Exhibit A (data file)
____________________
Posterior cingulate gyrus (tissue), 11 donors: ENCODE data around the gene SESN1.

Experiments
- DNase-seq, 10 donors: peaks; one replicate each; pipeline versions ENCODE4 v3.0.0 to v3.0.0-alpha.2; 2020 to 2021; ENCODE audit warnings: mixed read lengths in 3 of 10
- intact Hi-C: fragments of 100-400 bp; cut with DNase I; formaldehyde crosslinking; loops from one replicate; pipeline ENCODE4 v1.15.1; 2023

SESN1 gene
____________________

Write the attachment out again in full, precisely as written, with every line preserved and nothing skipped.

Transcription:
Posterior cingulate gyrus (tissue), 11 donors: ENCODE data around the gene SESN1.

Experiments
- DNase-seq, 10 donors: peaks; one replicate each; pipeline versions ENCODE4 v3.0.0 to v3.0.0-alpha.2; 2020 to 2021; ENCODE audit warnings: mixed read lengths in 3 of 10
- intact Hi-C: fragments of 100-400 bp; cut with DNase I; formaldehyde crosslinking; loops from one replicate; pipeline ENCODE4 v1.15.1; 2023

SESN1 gene